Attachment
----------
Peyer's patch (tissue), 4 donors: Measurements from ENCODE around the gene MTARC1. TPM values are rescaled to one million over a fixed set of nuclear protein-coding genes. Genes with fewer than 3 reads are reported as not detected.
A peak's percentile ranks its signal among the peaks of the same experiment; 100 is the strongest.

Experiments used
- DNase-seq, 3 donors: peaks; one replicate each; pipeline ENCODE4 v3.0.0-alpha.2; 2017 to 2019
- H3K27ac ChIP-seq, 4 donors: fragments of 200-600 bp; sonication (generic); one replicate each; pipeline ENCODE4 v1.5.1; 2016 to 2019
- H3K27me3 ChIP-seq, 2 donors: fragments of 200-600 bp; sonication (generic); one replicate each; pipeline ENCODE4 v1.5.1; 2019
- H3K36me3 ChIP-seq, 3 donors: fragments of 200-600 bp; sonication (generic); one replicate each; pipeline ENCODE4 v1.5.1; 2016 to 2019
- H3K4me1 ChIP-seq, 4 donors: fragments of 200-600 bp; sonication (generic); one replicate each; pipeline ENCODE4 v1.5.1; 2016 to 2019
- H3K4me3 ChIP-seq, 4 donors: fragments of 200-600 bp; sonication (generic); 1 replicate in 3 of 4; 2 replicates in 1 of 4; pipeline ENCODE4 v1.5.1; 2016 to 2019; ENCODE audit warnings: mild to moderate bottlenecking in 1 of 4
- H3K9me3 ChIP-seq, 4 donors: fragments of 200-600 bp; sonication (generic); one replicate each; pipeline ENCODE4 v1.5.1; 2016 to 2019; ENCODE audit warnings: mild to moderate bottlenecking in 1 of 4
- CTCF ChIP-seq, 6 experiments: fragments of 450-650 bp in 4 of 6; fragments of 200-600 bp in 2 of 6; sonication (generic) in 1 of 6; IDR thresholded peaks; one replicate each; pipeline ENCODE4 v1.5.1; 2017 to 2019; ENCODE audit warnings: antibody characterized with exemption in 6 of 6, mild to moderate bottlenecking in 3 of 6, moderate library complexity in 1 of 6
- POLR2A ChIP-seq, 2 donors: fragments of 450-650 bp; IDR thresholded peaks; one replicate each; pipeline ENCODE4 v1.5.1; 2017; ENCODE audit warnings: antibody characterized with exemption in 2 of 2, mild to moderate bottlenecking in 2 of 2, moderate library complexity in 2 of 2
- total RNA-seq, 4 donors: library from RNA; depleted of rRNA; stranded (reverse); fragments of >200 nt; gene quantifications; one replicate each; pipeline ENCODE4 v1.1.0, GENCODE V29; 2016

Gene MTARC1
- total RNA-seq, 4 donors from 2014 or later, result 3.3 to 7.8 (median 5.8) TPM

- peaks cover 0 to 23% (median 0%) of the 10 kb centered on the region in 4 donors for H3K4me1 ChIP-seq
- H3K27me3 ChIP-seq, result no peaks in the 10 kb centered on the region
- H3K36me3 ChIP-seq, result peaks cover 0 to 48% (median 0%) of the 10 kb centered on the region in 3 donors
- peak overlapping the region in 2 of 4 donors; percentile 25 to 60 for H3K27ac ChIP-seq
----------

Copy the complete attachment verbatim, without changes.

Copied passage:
Peyer's patch (tissue), 4 donors: Measurements from ENCODE around the gene MTARC1. TPM values are rescaled to one million over a fixed set of nuclear protein-coding genes. Genes with fewer than 3 reads are reported as not detected.
A peak's percentile ranks its signal among the peaks of the same experiment; 100 is the strongest.

Experiments used
- DNase-seq, 3 donors: peaks; one replicate each; pipeline ENCODE4 v3.0.0-alpha.2; 2017 to 2019
- H3K27ac ChIP-seq, 4 donors: fragments of 200-600 bp; sonication (generic); one replicate each; pipeline ENCODE4 v1.5.1; 2016 to 2019
- H3K27me3 ChIP-seq, 2 donors: fragments of 200-600 bp; sonication (generic); one replicate each; pipeline ENCODE4 v1.5.1; 2019
- H3K36me3 ChIP-seq, 3 donors: fragments of 200-600 bp; sonication (generic); one replicate each; pipeline ENCODE4 v1.5.1; 2016 to 2019
- H3K4me1 ChIP-seq, 4 donors: fragments of 200-600 bp; sonication (generic); one replicate each; pipeline ENCODE4 v1.5.1; 2016 to 2019
- H3K4me3 ChIP-seq, 4 donors: fragments of 200-600 bp; sonication (generic); 1 replicate in 3 of 4; 2 replicates in 1 of 4; pipeline ENCODE4 v1.5.1; 2016 to 2019; ENCODE audit warnings: mild to moderate bottlenecking in 1 of 4
- H3K9me3 ChIP-seq, 4 donors: fragments of 200-600 bp; sonication (generic); one replicate each; pipeline ENCODE4 v1.5.1; 2016 to 2019; ENCODE audit warnings: mild to moderate bottlenecking in 1 of 4
- CTCF ChIP-seq, 6 experiments: fragments of 450-650 bp in 4 of 6; fragments of 200-600 bp in 2 of 6; sonication (generic) in 1 of 6; IDR thresholded peaks; one replicate each; pipeline ENCODE4 v1.5.1; 2017 to 2019; ENCODE audit warnings: antibody characterized with exemption in 6 of 6, mild to moderate bottlenecking in 3 of 6, moderate library complexity in 1 of 6
- POLR2A ChIP-seq, 2 donors: fragments of 450-650 bp; IDR thresholded peaks; one replicate each; pipeline ENCODE4 v1.5.1; 2017; ENCODE audit warnings: antibody characterized with exemption in 2 of 2, mild to moderate bottlenecking in 2 of 2, moderate library complexity in 2 of 2
- total RNA-seq, 4 donors: library from RNA; depleted of rRNA; stranded (reverse); fragments of >200 nt; gene quantifications; one replicate each; pipeline ENCODE4 v1.1.0, GENCODE V29; 2016

Gene MTARC1
- total RNA-seq, 4 donors from 2014 or later, result 3.3 to 7.8 (median 5.8) TPM

- peaks cover 0 to 23% (median 0%) of the 10 kb centered on the region in 4 donors for H3K4me1 ChIP-seq
- H3K27me3 ChIP-seq, result no peaks in the 10 kb centered on the region
- H3K36me3 ChIP-seq, result peaks cover 0 to 48% (median 0%) of the 10 kb centered on the region in 3 donors
- peak overlapping the region in 2 of 4 donors; percentile 25 to 60 for H3K27ac ChIP-seq